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Changing the Default UDP Maximum Size.

Last updated  March 1st, 2014 by Steven Jordan.

Takeaway:  This article explains how to change the default maximum size limit for User Profile Disks (UPD) in the Remote Desktop Services (RDS) Session Collection.

Windows 2012 R2 provides User Profile Disks (UPD) to store user profiles on individually assigned VHDX drives.  The RDS Session Collection wizard enables UPD and configures the collection's attributes (e.g., network share).  Initial configuration for the default UPD maximum size is simple; changing the default maximum size requires some extra work.

Background:  Exercise caution when configuring the RDS Session Collection UPD maximum size.  The UPD maximum size sets the default size for each users' VHDX.  I thought 1GB per UPD would be sufficient; if not excessive.  After all, most 2008 roaming profiles are around 50MB.  I found I misjudged the 1GB maximum after an employee complained of an "out of space" errors.

Problem:   The 1GB UPD maximum size limit caused two problems:

  1. The user's VHDX size limit is insufficient.  The individual's VHDX disk requires re-sizing.
  2. The default UPD size is insufficient.  New profiles (i.e., VHDX) are based on the UPD Maximum Size, located in the RDS Session Collection properties.  The Properties GUI allows changes to all UPD attributes; except the maximum size field!

    Once the default UPD size is set, the Maximum size (in GB) is grayed out and cannot be edited:

Solution:  

  The best solution is to plan ahead.  Each UPD (i.e.,VHDX) is thin provisioned so it's OK to over-provision.  The size of a dynamic VHDX disk equals the size of its encapsulated contents.  UPDs provisioned for 100GB will (most likely) use less than 1GB of physical drive space.

In addition, Windows 2012 R2 includes improved SMB3 protocols.  SMB3 breaks the conventional wisdom regarding user profiles.  File transfers using Windows 2008 technology (i.e., SMB2) are lucky to achieve transfer rates of 100Mbps across a 1Gbps switch.  In contrast, the same file transfers via SMB3 nearly saturate the 1Gbps ports.  SMB3 leaves SMB2 in the dust!

Better yet, disks (at least my disks) cannot keep up the data transfers using 10Gbps Infiniband ports.  The physical hard drive, not the network, becomes the bottle-neck.  The crazy-fast transfers makes it is perfectly OK to to host a large UPD (e.g., 50GB) on a 2012 R2 network share.  User profiles are officially antiquated because of SMB3.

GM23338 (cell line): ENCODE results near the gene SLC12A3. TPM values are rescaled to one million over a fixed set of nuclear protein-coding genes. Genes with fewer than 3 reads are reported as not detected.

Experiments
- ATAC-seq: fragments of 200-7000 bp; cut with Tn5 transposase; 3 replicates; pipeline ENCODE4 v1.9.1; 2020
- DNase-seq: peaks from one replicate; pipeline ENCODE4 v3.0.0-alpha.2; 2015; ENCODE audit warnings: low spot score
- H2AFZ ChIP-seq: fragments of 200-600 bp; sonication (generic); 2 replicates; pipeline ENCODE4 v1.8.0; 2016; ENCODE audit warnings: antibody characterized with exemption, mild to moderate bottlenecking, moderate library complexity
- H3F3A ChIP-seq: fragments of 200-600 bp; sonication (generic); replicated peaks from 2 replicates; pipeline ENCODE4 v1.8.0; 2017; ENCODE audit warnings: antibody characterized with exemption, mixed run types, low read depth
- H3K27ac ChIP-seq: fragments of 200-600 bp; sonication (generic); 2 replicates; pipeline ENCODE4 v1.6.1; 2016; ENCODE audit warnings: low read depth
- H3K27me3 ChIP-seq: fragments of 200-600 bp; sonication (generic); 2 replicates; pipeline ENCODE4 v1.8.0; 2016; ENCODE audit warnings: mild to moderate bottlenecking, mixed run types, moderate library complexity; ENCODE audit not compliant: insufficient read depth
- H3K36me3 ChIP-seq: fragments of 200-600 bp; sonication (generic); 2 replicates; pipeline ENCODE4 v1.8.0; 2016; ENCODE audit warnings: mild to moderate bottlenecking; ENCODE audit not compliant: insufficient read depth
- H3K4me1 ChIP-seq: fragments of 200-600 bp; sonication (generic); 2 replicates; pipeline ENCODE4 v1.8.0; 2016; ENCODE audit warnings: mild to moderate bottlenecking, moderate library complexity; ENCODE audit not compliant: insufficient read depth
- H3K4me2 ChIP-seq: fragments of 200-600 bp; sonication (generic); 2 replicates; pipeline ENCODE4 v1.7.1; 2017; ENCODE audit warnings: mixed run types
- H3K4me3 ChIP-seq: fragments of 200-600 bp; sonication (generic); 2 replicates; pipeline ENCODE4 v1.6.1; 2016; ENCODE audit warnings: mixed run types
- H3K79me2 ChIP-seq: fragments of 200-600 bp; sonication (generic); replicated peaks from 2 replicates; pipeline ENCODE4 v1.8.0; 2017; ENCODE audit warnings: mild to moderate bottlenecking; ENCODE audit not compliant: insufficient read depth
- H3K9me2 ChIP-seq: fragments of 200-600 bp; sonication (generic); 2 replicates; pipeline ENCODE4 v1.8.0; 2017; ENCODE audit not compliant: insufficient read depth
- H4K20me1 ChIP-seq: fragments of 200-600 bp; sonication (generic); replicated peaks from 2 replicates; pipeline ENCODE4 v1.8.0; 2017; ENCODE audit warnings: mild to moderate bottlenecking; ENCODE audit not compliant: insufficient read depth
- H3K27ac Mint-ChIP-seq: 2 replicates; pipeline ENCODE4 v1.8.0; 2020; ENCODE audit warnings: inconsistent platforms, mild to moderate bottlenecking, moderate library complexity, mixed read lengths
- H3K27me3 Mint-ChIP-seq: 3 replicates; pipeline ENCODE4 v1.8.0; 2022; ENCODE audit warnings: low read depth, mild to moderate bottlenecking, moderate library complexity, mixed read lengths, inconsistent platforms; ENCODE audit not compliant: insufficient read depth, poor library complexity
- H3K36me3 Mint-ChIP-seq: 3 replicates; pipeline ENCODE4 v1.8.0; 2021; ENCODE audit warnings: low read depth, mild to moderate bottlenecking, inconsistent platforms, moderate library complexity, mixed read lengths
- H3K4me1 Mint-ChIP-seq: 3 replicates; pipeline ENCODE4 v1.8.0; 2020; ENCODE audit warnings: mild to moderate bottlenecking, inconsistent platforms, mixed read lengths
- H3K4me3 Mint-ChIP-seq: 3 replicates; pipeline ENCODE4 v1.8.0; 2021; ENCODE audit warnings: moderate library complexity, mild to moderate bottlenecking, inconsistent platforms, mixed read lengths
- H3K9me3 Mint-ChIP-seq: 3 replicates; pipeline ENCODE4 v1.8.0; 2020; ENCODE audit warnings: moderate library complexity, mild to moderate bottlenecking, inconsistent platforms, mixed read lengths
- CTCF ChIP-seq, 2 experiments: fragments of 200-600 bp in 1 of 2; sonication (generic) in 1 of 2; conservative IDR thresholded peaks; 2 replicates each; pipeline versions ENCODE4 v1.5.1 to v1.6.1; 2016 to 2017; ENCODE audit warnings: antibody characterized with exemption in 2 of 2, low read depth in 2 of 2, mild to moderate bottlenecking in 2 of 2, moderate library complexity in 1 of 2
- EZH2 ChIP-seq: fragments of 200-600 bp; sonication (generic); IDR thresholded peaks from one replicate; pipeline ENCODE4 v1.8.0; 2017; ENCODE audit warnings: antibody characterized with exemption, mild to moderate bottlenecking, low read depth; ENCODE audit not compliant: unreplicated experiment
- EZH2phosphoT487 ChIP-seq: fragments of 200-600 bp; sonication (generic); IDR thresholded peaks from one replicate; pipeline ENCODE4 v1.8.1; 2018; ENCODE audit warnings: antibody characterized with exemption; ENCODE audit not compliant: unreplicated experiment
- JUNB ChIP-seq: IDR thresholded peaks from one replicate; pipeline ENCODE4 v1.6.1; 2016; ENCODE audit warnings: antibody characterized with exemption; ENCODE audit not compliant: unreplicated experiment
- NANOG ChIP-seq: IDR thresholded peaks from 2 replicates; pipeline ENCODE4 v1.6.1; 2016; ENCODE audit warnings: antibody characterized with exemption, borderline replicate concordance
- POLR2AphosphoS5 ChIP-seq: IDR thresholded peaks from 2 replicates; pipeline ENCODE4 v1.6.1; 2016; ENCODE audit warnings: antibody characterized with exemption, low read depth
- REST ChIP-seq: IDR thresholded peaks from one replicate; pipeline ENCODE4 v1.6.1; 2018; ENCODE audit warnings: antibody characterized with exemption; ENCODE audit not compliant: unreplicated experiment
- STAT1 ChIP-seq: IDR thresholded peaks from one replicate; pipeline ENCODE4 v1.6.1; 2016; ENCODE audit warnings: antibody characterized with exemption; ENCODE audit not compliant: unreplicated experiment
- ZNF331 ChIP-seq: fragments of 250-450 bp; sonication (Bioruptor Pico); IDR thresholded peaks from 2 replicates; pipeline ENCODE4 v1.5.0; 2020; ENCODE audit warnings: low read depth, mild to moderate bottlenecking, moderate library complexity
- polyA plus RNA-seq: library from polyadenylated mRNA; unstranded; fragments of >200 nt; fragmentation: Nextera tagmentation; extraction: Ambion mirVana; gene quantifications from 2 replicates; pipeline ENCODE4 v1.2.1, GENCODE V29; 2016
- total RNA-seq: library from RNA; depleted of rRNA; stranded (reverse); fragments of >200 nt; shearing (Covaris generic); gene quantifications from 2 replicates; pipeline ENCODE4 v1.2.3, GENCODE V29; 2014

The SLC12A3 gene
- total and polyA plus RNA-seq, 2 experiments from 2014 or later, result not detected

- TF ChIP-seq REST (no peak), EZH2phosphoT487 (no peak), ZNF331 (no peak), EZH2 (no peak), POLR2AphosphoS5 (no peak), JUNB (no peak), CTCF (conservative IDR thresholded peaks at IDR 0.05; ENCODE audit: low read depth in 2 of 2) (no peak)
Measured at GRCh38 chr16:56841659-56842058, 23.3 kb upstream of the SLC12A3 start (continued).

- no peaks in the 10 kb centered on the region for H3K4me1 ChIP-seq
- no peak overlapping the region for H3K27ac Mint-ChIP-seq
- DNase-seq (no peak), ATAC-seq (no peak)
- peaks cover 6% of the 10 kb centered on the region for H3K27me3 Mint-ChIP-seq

For those that cannot predict the future, these are my resolutions to the two stated problems:

  1.   2012R2 includes tools to expand or shrink individual VHDX disks.  There are two necessary steps to expand the UPD:

    A) Expand the VHDX from any 2012 R2 Hyper-V server.   The Hyper-V Manger simplifies the VHDX expansion with a wizard based Edit Disk tool, located in the Actions menu.

    B) Extend the NTFS volume on the VHDX.  Mount the VHDX to any 2012 R2 server and use the the disk manager to extend the disk.

    Additional example:  http://adfordummiez.com/?p=460
  2. The RDS Session Collection's default maximum size setting cannot change from the GUI.  The work around is to simply re-size the default UPD.  That's it!

    The Collection Session properties will not update to reflect the new UPD maximum size. The grayed out size limit will remain inaccurate, however all new UPDs will match the newly expanded VHDX.  Does anyone out there know where to change this setting in the registry?  If so please post! 




About Steven Jordan

Steven Jordan is an infrastructure and process management specialist. Steven holds a Master of Science degree in ICT from the University of Wisconsin Stout. Steven is also a Cisco Certified Network Professional (CCNP) and Master Gardener.
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4 comments:

  1. Hi Steven,

    I am planning on migrating the RDS profile disks to another file server. What is the best way to do this?

    ReplyDelete
    Replies
    1. Hi Dennis. The RDS profile disks are VHDs that can be moved like any other type of file. Our big concern is with service availability during the migration.

      We have a couple approaches: Disable logins and log off users to prevent profile corruption. You may want to provide RDP access with temporary profiles during the migration.

      DPM or WSB backups is another approach if you're not worried about real-time changes. Simply restore the backups to the new location. Keep in mind, users may not have the most current file changes if you restore from backups. However, you'd still have the original profile disks (i.e. newest data) to restore from.

      Moving the RDP profiles is easy. The challenge is finding the solution that works best for your organization.

      Delete
  2. Hello,
    The migration involve 2 process:
    1) copy the files
    2) change the UNC path

    How can i achieve the second actions?

    ReplyDelete
    Replies
    1. That's right, you'll need to change the UNC path if you move the profile disks to a new share. Update the user profile disk path in the Collection properties:

      Server Manager > Remote Desktop Services > Collections > QuickSessionCollection > Properties > Edit Properties > User Profile Disks

      Delete